They are telling people to stay home if they are sick. They said people try to be heroic and still go to work so they don't fall behind, but instead they are spreading the flu to everyone around them. And how is that going to work if the whole office is out sick because one person insisted on coming to work?!

They are also telling people to isolate the sick person at home, put them in a separate room to keep the flu from spreading. If they sneeze, the droplets can spread 6 feet-infecting other family members.

It's also a good idea to wash your hands-and don't touch your nose, mouth or eyes. That's another way the germs get into your body.

The hospitals are showing record visits to the emergency room this year, some are even putting up tents in the parking lot to treat those with the flu. For those of us with asthma, it can cause breathing problems. If you get the flu and are having problems breathing, get to the doctor or hospital-FAST! For us, the flu can lead to pneumonia. And that can make you very sick and even cause death.

Pay close attention to your asthma and make sure you are taking your medicine.

Wash your hands often, don't touch your face, and use a fist bump if you are meeting people. Sometimes it pays to be a germi-phobe!

Wednesday, January 9, 2013

Ask an expert

(Shutterstock image)

Uh, yeah. It's not me-don't get your hopes up!

American Lung Association has an ask the expert "Lung Helpline." You can talk to a Registered Nurse or Registered Respiratory Therapist who has years of experience in the health care field. You can call the number on their website 1-800-LUNGUSA or 1-800-586-4872 and talk to someone. Or you can submit a question online, there is a link on their website to do that.

They can give you information on a variety of things, such as:

  • Asthma Education
  • Medication counseling
  • Medicare/Medicaid/private insurance issues
  • Smoking cessation
  • Doctor referral
  • Intensive care for babies, kids and adults
  • Lung cancer
  • Allergies
  • Emphysema
It sounds like if they don't already know about something, they can find out for you. From time to time, people ask me for advice on the blog. This would be a great way for people to get the help they need. I've had A LOT of experience with asthma (3 kids and 13 years worth of experience.) But their experts could answer all the technical questions for you.

I just get to share the fun every day stuff of what it's like to be a mom with asthma who has 3 kids with asthma. If any of you try out the Lung Helpline, I would be interested to see how it went for you. Let me know!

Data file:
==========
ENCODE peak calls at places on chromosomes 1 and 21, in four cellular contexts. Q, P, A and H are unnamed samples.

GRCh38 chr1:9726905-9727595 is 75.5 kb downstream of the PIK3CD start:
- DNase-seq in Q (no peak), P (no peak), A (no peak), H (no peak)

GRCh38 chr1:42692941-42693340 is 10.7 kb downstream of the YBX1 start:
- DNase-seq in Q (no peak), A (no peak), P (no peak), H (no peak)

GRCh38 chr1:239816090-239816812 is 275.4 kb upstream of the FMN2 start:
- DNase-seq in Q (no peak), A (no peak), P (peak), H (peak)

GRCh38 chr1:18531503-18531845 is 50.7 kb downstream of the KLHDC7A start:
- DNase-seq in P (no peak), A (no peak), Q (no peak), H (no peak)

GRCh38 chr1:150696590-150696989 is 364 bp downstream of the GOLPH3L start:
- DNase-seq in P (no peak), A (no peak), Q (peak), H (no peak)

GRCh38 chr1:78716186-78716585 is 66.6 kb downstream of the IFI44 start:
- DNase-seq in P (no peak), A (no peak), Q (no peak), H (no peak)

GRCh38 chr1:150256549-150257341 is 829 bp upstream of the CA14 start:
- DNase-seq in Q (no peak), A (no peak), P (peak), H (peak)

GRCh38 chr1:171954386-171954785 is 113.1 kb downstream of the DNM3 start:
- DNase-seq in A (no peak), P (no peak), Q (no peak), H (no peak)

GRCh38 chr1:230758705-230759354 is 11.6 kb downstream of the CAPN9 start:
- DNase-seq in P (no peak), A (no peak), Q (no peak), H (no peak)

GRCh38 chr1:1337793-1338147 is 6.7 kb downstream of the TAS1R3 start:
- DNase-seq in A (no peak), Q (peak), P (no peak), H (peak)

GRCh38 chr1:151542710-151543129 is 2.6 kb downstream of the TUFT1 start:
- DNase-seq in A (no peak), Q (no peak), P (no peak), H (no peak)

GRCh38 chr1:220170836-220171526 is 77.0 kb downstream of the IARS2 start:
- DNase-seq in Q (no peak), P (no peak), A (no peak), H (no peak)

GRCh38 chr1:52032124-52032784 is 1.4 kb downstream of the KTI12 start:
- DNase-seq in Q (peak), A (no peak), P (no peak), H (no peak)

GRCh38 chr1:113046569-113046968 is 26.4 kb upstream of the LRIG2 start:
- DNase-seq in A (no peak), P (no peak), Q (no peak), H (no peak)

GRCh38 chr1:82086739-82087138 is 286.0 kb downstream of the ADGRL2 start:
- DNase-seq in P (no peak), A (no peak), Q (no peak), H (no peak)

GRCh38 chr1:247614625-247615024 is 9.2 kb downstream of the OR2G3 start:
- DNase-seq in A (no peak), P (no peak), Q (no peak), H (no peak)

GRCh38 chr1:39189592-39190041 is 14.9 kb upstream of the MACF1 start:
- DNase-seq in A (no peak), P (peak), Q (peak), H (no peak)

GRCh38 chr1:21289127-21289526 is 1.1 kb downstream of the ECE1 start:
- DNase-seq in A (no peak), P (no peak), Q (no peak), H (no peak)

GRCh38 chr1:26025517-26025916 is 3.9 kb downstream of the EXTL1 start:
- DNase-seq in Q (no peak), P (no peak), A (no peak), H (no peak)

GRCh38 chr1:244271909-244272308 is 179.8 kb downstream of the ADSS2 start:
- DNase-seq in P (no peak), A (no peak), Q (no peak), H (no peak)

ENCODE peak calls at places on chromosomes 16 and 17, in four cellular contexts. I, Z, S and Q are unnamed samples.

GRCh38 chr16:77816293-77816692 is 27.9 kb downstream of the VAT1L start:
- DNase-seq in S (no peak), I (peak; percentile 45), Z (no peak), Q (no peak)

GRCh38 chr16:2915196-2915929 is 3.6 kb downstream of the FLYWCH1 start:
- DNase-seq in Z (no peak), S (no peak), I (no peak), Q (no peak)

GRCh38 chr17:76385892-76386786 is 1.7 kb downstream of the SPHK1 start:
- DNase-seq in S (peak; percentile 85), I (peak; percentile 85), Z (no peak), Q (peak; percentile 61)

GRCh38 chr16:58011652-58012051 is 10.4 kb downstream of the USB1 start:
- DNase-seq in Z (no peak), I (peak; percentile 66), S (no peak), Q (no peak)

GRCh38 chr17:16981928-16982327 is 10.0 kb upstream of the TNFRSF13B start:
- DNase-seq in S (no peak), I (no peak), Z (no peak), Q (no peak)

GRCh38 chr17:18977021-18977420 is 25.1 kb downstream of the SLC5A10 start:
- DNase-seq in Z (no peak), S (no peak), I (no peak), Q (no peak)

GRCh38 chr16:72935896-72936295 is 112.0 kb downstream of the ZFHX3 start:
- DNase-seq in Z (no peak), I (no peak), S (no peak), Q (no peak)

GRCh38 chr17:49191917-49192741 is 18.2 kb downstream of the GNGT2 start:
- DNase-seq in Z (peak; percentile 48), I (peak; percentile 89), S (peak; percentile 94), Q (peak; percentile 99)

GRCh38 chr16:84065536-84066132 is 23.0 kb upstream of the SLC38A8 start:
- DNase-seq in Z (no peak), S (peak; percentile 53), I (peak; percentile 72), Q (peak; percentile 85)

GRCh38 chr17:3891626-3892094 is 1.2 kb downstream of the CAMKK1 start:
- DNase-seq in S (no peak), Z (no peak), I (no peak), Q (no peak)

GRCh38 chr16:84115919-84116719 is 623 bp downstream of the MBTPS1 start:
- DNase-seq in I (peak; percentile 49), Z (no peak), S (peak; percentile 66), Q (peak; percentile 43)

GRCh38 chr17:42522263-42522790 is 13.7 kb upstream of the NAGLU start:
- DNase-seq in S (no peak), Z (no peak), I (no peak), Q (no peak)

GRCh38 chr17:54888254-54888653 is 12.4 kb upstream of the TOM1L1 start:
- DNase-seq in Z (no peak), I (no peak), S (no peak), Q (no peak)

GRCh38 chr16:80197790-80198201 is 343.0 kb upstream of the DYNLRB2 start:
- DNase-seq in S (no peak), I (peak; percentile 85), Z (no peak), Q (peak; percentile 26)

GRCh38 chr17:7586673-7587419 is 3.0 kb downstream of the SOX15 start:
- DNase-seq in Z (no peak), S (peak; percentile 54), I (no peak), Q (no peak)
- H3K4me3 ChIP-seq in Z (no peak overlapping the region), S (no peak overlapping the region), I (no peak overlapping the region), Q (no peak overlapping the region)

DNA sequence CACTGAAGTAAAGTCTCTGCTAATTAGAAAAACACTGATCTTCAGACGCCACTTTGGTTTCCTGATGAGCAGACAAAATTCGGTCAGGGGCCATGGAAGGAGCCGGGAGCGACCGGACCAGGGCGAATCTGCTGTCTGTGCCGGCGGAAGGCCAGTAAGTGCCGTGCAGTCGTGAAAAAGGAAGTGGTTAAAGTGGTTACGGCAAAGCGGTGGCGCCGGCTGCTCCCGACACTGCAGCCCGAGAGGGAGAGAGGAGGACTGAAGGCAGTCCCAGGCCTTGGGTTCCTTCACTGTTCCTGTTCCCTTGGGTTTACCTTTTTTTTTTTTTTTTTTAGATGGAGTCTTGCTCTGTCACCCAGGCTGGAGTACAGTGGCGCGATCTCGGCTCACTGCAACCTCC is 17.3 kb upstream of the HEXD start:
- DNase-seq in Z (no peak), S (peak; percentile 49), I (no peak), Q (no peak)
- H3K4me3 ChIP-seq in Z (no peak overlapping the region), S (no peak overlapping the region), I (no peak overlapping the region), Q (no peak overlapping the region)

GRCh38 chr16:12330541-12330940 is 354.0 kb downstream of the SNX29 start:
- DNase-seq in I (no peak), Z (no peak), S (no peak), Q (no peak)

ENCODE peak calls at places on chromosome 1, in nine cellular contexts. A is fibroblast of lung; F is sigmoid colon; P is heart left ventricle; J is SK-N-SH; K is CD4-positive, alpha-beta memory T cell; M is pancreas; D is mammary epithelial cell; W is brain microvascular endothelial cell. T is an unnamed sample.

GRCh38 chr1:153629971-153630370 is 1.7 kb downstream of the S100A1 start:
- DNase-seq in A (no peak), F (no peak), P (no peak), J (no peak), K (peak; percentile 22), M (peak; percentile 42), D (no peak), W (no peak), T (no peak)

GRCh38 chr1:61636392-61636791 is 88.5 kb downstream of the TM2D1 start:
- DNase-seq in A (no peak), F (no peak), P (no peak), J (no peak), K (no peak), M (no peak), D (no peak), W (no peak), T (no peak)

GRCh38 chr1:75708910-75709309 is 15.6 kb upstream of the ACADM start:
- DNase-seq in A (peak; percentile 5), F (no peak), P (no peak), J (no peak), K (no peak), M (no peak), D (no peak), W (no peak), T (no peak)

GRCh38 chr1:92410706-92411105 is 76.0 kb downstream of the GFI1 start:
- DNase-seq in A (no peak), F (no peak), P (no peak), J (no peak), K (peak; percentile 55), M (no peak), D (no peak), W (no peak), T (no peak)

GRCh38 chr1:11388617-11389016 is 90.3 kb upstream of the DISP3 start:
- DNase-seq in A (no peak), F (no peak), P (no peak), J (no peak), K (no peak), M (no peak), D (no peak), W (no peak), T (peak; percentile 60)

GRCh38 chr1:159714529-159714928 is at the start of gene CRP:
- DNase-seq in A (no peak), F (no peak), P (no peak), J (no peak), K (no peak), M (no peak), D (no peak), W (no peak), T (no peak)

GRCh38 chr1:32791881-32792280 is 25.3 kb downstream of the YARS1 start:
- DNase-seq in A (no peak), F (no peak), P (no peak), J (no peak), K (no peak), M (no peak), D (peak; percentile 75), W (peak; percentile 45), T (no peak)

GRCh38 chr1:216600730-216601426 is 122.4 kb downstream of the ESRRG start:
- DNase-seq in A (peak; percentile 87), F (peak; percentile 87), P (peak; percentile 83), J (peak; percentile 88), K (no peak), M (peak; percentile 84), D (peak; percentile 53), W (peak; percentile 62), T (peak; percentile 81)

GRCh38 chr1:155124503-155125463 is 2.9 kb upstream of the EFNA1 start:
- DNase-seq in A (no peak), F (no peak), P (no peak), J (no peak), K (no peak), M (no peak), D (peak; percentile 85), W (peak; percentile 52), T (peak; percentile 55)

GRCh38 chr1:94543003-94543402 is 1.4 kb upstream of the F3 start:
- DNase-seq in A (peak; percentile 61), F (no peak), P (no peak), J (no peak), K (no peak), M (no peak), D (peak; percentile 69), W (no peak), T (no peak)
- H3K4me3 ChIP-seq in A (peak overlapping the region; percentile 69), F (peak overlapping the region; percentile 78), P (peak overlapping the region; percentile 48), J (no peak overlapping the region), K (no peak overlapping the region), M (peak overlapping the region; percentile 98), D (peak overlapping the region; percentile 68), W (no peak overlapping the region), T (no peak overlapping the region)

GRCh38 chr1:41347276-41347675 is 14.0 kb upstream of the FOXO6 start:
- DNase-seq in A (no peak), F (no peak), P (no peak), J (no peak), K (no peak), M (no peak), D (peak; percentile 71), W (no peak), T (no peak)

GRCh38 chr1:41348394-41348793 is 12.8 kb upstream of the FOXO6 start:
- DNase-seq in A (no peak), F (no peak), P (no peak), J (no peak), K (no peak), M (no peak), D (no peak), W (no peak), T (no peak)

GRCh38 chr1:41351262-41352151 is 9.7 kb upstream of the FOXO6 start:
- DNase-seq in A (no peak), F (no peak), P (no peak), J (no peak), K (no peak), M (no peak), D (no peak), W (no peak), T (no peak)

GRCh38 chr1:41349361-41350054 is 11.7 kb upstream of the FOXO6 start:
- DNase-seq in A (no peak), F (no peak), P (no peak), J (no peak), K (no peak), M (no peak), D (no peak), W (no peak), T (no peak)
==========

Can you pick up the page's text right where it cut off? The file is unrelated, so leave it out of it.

Monday, January 7, 2013

Kids-recess-dirty air

(Shutterstock image)

If you live in an area with bad air quality, how do you know if it's okay for your kids to play outside at recess? The air quality is so bad here, it looks like you have to chew it before you can breathe it in! But how dangerous is it?

The Utah Department of Health's Asthma Program has a website just for schools. It's called Recess Guidance For Schools Based on Air Quality. You can
  • Check to see what the air quality is for the day. 
  • You can get air quality recess alerts via email. 
  • You can even watch a clever video about air quality, schools, and recess.
Some days the pollution LOOKS really bad, but technically, it's "safe to breathe." There are days when it's safe for healthy people to breathe. Today, the warning says:
Health Advisory: Sensitive people with respiratory or heart disease, the elderly and children should avoid prolonged or heavy exertion. Everyone else should reduce prolonged or heavy exertion.
If you read "respiratory" that means asthma (or COPD) . That also means I won't be going spending anytime outdoors today. Luckily my kids are older now, and no longer have recess at their schools. But there are plenty of other kids who still need to go out to recess. This website is a perfect place to check to see if it's safe. If you live in our state and your school isn't already getting the recess alerts, I would ask them to sign up. If your state doesn't have this alert system, you are lucky because you have clean air!